Is Edgar Allan Poe the most famous and influential American writer of all time? If not, he’s close. Millions of people grow up reading at least a few of his short stories in school and, of course, a particular bird ballad. His poetry has inspired everyone from Britney Spears to the NFL. John Cusack played Poe in a 2012 movie, while in 2019, Jordan Peele loosely adapted Poe’s short story “William Wilson” into the blockbuster horror flick Us.
In his wildest imaginings, the continually broke author probably never thought he’d inspire themed bars, beers, festivals, action figures, office décor, cosplayers, tattoos, and coffee mugs (“Poe me a cup,” etc.), not to mention about a million memes. His official Facebook page counts over 3.5 million fans—outstripping the biggest living authors, including James Patterson, Danielle Steel, and Colleen Hoover.
Poe’s own life was darker and scarier than his fiction, but his story almost looks like a hopeful one, when viewed from a safe distance in history, anyway. Goths need heroes, too, but Poe isn’t just big with the Hot Topic crowd. Even the French regard the dour author as a kind of artistic saint.
Let’s take a peek behind the masque.
Desolate yet all undaunted
Once upon a midnight dreary, in 1809, Edgar Poe was born in Boston, Massachusetts. His traveling-actor parents were so poor they had to stage a benefit show to pay the doctor’s bill for his delivery, and conditions did not improve from there. Within three years, Poe’s father abandoned the family and his mother died of tuberculosis.
Little Edgar’s luck seemed to be looking up when he was informally adopted by the wealthy Allan family, who took him traveling abroad and sent him to an English boarding school. One family friend described the boy as “dressed like a young prince.”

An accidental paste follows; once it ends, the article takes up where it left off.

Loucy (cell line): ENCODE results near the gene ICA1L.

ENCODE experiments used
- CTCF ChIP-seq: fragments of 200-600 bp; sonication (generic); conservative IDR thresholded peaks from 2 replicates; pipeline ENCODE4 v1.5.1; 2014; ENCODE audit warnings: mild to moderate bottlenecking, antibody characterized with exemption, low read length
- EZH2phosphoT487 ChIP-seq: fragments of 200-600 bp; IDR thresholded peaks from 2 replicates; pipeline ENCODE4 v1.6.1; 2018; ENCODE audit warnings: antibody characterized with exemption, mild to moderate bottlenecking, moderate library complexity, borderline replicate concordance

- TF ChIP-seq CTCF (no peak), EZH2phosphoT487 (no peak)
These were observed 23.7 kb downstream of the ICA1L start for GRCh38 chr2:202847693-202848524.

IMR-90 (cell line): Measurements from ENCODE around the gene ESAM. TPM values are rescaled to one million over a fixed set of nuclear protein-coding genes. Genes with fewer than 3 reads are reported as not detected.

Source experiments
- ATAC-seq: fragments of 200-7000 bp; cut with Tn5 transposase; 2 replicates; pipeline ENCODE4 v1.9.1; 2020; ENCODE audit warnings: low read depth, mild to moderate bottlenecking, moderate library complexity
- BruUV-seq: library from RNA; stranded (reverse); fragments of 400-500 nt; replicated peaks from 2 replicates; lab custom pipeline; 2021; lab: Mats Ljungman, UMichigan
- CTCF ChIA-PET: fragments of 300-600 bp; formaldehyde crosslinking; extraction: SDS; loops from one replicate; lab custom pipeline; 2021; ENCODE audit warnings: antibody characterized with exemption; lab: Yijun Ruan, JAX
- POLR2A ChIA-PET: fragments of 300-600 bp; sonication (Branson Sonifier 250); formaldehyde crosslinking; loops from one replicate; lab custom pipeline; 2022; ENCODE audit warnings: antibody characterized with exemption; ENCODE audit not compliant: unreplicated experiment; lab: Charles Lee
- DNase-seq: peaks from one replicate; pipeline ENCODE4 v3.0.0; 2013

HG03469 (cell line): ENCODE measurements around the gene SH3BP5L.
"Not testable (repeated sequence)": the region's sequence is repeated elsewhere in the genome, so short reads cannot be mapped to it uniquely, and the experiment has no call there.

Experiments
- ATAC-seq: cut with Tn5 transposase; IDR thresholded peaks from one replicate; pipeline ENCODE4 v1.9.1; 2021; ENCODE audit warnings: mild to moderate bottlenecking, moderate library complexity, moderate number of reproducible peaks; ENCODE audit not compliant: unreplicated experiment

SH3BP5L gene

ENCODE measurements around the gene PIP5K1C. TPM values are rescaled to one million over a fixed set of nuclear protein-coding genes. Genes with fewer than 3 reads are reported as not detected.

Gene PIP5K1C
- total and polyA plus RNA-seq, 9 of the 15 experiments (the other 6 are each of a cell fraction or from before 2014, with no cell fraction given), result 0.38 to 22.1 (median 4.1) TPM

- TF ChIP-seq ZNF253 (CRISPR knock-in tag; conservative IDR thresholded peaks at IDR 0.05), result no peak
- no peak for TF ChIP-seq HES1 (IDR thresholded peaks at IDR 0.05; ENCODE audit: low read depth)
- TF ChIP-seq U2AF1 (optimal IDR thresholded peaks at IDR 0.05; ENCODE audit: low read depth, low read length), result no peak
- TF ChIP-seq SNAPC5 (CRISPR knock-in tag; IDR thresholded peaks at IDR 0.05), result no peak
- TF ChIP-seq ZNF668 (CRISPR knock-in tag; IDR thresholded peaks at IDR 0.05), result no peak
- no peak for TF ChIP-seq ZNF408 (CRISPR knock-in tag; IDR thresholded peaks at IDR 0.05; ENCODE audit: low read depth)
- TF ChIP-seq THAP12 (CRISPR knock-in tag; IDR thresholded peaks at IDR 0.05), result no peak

But, after a falling out with his foster father, the teenage Poe was cut off, and the 2008-style financial crisis that hit during his 20s didn’t make earning a living as a writer any easier.
In 1836, Poe married his beloved (and very young) cousin Virginia. Their blissed-out honeymoon soon gave way to literal starvation. During the Panic of 1837—the worst economic crisis in American history until the Great Depression a century later—Poe and his wife sometimes had nothing to eat for weeks on end but bread and molasses.
Then, if you can believe it, things got worse. Virginia grew ill with the same disease that had killed Poe’s biological mother. Stretched beyond his limits, Poe hit the bottle, describing himself during this period as “insane, with long intervals of horrible sanity.” Life itself was a disease, he argued in one particularly depressed poem, a “fever called ‘Living.’”
Which Poe named “instruments” and “bare hands” as possible murder weapons used by Jezebel to kill Johnny?
A. Edgar Allan Poe
B. Poe Dameron, of Star Wars fame
C. Poe, 1990s singer-songwriter
D. 17427 Poe, an asteroid
Answer at bottom!
By the dark digits